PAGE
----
Google has finally released the Mac version of its Chrome browser more than 14 months after the initial Windows version was released.
The Mac and Linux versions (which is also out) ought to share a fair amount of code given the fact that Mac OSX is is essentially a Unix-based, x86 compatible operating system.
The Mac beta, which can be found here, is apparently reasonably fast and the final version should be available as early as Q1 2010. Google took extra care to make Chrome for Mac as polished as possible.
The Chrome for Mac team wrote on their blog that "As you might expect, the speed of Google Chrome for Mac is something we’re very proud of. If you have a Mac, try installing the beta and see how fast it launches – there’s hardly even time for the icon in the dock to bounce!"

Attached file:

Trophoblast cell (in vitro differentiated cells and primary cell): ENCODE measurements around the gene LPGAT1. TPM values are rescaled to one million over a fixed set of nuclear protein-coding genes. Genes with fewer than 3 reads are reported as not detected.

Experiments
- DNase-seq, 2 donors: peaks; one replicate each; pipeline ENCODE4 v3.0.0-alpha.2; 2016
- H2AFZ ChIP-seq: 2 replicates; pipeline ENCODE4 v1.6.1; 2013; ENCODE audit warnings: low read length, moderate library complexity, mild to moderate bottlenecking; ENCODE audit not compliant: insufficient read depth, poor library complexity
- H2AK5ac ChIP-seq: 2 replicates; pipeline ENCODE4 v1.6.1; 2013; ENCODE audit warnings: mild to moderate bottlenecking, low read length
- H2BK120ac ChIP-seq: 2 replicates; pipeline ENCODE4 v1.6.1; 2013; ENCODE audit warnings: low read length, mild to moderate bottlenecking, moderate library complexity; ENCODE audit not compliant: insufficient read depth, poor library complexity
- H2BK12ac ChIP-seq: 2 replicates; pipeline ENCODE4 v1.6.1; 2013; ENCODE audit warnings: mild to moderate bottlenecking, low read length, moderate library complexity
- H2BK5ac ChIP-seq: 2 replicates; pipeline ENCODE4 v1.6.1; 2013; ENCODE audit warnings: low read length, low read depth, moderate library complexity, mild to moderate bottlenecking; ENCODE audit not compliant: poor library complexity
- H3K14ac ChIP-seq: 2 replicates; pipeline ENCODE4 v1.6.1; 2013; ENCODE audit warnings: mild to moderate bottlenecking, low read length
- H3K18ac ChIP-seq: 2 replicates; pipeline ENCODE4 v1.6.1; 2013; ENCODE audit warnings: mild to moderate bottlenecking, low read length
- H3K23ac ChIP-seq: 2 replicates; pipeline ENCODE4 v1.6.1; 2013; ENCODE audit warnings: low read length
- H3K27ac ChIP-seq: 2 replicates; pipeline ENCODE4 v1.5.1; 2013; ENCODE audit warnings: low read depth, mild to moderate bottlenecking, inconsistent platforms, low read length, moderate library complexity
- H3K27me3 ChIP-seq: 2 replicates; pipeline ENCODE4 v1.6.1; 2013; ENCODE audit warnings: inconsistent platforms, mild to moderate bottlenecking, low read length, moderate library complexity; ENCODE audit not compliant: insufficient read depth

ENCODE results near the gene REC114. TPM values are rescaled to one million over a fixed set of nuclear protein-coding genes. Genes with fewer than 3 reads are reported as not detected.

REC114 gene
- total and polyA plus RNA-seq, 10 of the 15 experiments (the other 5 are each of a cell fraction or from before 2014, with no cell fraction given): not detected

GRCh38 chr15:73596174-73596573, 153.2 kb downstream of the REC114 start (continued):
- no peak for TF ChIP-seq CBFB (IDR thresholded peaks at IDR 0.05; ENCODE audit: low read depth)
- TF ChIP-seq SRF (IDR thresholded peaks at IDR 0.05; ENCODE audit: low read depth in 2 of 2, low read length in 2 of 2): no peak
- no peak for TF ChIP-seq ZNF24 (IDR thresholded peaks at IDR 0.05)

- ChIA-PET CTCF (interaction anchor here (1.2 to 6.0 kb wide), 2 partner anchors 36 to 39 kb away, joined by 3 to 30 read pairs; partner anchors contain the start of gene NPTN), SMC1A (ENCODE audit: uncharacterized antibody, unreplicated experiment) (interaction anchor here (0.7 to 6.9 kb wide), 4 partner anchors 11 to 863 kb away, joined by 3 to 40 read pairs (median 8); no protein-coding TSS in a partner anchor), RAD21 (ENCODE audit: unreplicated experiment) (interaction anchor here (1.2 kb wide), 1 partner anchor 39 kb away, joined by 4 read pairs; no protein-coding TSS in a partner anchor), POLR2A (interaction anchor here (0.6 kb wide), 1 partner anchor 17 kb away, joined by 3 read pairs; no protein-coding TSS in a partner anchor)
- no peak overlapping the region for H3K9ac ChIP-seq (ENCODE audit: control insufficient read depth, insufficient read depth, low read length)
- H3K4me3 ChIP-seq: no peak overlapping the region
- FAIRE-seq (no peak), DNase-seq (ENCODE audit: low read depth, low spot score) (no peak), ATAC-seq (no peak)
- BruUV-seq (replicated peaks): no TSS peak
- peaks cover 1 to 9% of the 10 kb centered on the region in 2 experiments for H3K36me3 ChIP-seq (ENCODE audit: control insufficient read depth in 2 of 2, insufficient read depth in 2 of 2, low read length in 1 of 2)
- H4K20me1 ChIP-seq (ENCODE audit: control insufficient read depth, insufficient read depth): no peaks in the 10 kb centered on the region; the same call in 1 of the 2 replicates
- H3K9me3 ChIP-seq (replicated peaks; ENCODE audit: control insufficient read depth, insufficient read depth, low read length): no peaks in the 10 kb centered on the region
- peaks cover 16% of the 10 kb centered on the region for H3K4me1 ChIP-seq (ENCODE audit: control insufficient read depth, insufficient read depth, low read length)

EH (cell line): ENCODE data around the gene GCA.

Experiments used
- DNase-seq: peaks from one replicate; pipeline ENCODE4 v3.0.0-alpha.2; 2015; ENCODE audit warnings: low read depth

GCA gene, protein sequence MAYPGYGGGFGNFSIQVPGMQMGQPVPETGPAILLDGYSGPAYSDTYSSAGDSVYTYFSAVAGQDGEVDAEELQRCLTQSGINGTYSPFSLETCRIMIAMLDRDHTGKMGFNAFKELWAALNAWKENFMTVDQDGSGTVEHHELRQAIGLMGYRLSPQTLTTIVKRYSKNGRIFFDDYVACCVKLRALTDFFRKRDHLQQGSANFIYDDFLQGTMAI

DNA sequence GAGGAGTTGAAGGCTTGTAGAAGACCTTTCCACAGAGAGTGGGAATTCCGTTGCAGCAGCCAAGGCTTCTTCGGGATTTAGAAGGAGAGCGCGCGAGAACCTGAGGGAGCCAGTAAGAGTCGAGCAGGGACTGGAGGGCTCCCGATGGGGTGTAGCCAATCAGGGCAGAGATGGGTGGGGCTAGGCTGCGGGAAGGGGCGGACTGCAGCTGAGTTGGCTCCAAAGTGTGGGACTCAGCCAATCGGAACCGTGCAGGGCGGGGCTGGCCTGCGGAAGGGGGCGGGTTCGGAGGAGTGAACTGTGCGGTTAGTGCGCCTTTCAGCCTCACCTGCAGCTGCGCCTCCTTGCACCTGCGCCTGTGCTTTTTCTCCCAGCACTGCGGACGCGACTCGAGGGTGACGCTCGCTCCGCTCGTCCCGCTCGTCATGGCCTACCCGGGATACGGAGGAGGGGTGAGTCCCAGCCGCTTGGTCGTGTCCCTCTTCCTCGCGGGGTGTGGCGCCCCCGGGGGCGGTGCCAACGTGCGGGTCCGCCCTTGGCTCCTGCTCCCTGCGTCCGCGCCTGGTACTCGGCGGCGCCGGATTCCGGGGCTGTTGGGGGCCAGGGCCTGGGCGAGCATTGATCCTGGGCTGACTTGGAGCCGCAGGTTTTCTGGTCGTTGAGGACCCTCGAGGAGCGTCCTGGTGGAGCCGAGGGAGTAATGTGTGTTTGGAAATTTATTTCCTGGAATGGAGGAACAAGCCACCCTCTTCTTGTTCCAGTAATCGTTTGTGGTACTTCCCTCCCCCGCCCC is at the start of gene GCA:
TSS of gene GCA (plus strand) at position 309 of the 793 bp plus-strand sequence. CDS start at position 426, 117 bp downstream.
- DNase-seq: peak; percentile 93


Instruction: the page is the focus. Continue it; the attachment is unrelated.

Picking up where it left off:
All in all, nearly 74,000 Mac-specific lines of code have been written with a whopping 29 developer builds launched. The project generated a spectacular 1177 Mac-specific bugs which have been fixed and more than 60 people carried out the process of building it from scratch.
Chrome currently only occupies a tiny fraction of the total browser marketshare worldwide - something like four percent - which in absolute terms is exceptionally good compared to say Opera Software. But then, Chrome is build by Google, the world's largest search engine.